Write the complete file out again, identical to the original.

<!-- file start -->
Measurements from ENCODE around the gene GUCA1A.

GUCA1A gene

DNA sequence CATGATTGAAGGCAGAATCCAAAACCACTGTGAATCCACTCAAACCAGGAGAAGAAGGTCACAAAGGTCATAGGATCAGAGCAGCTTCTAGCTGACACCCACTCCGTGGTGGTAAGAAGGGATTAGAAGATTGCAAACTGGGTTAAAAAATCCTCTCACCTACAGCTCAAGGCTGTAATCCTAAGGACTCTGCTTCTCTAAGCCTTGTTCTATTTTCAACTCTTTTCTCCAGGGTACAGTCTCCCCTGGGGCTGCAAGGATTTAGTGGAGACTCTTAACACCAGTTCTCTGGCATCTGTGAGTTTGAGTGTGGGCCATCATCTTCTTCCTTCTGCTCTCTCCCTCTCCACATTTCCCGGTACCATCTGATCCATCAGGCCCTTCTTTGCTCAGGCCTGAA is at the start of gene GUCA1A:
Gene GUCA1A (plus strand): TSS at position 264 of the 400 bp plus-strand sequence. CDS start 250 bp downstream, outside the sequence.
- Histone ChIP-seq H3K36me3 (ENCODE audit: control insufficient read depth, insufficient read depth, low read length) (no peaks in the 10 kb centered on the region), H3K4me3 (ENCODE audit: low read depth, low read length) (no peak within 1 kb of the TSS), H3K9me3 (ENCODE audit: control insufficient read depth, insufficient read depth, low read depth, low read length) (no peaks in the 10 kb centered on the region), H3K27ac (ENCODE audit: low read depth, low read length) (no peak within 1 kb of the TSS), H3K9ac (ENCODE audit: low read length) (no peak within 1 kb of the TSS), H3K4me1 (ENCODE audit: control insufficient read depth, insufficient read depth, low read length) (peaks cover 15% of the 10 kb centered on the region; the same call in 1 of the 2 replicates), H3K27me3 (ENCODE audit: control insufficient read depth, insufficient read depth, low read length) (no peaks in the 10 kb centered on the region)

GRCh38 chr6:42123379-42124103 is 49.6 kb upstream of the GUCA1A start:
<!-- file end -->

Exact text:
Measurements from ENCODE around the gene GUCA1A.

GUCA1A gene

DNA sequence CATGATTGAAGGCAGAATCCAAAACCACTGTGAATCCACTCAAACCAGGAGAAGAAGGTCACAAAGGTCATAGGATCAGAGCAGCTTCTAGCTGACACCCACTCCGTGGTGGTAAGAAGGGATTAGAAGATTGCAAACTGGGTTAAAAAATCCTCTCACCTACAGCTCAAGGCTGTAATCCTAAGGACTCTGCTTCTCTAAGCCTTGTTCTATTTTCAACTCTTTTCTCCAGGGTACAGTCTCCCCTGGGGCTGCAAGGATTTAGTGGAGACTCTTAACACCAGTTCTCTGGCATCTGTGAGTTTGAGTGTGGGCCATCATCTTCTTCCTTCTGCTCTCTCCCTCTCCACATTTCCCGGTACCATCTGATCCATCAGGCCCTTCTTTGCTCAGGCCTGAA is at the start of gene GUCA1A:
Gene GUCA1A (plus strand): TSS at position 264 of the 400 bp plus-strand sequence. CDS start 250 bp downstream, outside the sequence.
- Histone ChIP-seq H3K36me3 (ENCODE audit: control insufficient read depth, insufficient read depth, low read length) (no peaks in the 10 kb centered on the region), H3K4me3 (ENCODE audit: low read depth, low read length) (no peak within 1 kb of the TSS), H3K9me3 (ENCODE audit: control insufficient read depth, insufficient read depth, low read depth, low read length) (no peaks in the 10 kb centered on the region), H3K27ac (ENCODE audit: low read depth, low read length) (no peak within 1 kb of the TSS), H3K9ac (ENCODE audit: low read length) (no peak within 1 kb of the TSS), H3K4me1 (ENCODE audit: control insufficient read depth, insufficient read depth, low read length) (peaks cover 15% of the 10 kb centered on the region; the same call in 1 of the 2 replicates), H3K27me3 (ENCODE audit: control insufficient read depth, insufficient read depth, low read length) (no peaks in the 10 kb centered on the region)

GRCh38 chr6:42123379-42124103 is 49.6 kb upstream of the GUCA1A start: